[The author of this op-ed is a career U.S. military officer writing under the pen name Ehr Kwong. -Eds.]
The New York Times’ newest Beijing correspondent, Jane Perlez, has wasted no time in getting her feet wet stirring up the waters of international disharmony. Her article, “Chinese Insider Offers Rare Glimpse of U.S.-China Frictions,” covers the publication of a joint report by two well-respected scholars of Sino-American relations, Wang Jisi and Kenneth Lieberthal. The report, titled “Addressing U.S.-China Strategic Distrust,” offers both a frank discussion of this distrust as well as suggestions for mitigating and managing it.
The Times errs by emphasizing the former and ignoring the latter. Readers are told that “both countries see deep dangers and threatening motivations in the policies of the other,” but are not privy to the report’s stated goal: “To enable each leadership to better fathom how the other thinks—and therefore to devise more effective ways to build strategic trust.” We are left with a feeling of insurmountable distrust by the Times article when the report itself argues just the opposite, that “strategic distrust is very difficult but not impossible to address meaningfully.”
Ms. Perlez and/or her editor have fallen prey to the temptation of newspapers to attitudinize–in this case coyly playing up the antagonism where the real picture is vastly more complex–presumably because it sells papers (or whatever papers are actually selling these days). I suspect this temptation is particularly strong regarding China, one of several places left in the world which, if we’re being honest, is still shrouded in myth and mystery.
This means that when it comes to China, otherwise knowledgeable people tend to fixate on those events which are least likely to occur. To educated but non-specialist readers, such ruminations seem ominous and perhaps plausible, although they may get the feeling they’re not being told the whole story.
Examples of unlikely China events include: Collapsing economically, simply disintegrating, grabbing the South China Sea, gobbling up Siberia, charming the resources off Central Asia, gettin’ hegemonic on South and Southeast Asia, Finlandizing Vietnam, taking over Taiwan while nobody’s watching (the dreaded “fait accompli”), swallowing up North Korea, hatching plans to dominate East Asia (or all Asia, or the Asia-Pacific, or the whole world), and most ludicrously of all conquering the moon. Perhaps with the lunar body firmly in its grasp, Beijing will finally be able to dispel these rumors at their source.
To be sure, there’s nothing inherently wrong with discussing these topics, only it’s essential to keep them in perspective. I would submit that none of these black swans explains a significant aspect of China. They’re all honk and flap, but in the end signify nothing.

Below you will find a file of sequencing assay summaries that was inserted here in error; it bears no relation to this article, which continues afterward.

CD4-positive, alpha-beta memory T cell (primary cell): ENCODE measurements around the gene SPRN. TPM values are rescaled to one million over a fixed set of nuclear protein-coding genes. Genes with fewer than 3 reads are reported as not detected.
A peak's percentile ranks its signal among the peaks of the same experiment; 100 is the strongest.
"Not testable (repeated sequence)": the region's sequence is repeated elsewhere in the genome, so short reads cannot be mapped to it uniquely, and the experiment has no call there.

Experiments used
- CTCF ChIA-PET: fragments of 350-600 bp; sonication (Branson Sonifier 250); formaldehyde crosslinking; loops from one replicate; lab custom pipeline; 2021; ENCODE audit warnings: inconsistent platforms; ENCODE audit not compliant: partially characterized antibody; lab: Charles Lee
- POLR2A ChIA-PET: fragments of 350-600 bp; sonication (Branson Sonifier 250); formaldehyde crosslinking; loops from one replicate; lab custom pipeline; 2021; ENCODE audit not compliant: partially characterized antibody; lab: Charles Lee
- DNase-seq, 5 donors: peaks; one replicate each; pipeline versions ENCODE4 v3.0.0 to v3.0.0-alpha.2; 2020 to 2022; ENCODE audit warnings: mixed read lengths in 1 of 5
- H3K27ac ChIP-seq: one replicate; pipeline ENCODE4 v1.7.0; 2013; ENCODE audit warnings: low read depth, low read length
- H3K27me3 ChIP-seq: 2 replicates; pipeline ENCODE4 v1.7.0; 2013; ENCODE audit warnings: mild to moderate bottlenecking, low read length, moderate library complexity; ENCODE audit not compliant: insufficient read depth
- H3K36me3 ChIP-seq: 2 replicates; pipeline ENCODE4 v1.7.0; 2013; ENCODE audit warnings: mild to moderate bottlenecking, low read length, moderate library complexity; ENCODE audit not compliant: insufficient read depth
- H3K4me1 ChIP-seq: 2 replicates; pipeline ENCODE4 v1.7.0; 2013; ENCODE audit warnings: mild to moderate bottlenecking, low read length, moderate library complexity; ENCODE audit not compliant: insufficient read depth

We might collectively call them the “China Goes Crazy Theory,” a mutant strain of Chicken Littleism. Beijing knows it can’t survive on moon dust and hegemony. It must deliver economic development to maintain social stability, and that means cooperating and trading, not stirring up anti-China sentiment pursuing wild adventures.
The Times’ article does deserve some credit for covering expert opinion on a subject prone to exaggeration, but Sino-American strategic distrust is not a new phenomenon and is in no way deserving of the alarm that a “rare insider glimpse” suggests. There’s nothing particularly surprising in Lieberthal’s and Wang’s report. It is, however, highly encouraging that two authoritative international scholars have produced a document that will no doubt prove quite useful to those decision makers charged with managing U.S.-China relations.
Of course, the report offers no easy answers, namely because there are none. We must approach Sino-U.S. relations with our eyes open, but we must keep our hearts and minds open as well. There is a school of thought that believes a U.S. war with China is inevitable. Of course, there is some reason to believe this. But there is at least as much reason to believe that war is avoidable. It does us little good to harden our hearts in the certainty that Armageddon is just around the corner while there is still a world of possibility open to us.
And this is where we must free our minds. The future will not be like the past. It may be better, it may be worse, but it will be different.
The U.S. cannot be all-powerful forever. China, for its part, will not become all-powerful. Nations such as India, Brazil and Indonesia (among others) will become powerful as well. If we wish the future to be better, we must actively strengthen our international system, beginning with the UN, such that it is able to maintain political and economic development for the next generation. Nothing is forever, and it is megalomaniacal to believe that we can install a final, perfect world system. But with hard work and a little faith, we can continue to progress.